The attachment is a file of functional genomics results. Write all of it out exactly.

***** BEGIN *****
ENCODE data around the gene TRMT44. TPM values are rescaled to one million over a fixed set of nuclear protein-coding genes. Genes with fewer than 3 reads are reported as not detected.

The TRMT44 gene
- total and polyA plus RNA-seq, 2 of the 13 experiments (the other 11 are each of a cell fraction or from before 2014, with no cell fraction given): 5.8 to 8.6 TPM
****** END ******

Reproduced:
ENCODE data around the gene TRMT44. TPM values are rescaled to one million over a fixed set of nuclear protein-coding genes. Genes with fewer than 3 reads are reported as not detected.

The TRMT44 gene
- total and polyA plus RNA-seq, 2 of the 13 experiments (the other 11 are each of a cell fraction or from before 2014, with no cell fraction given): 5.8 to 8.6 TPM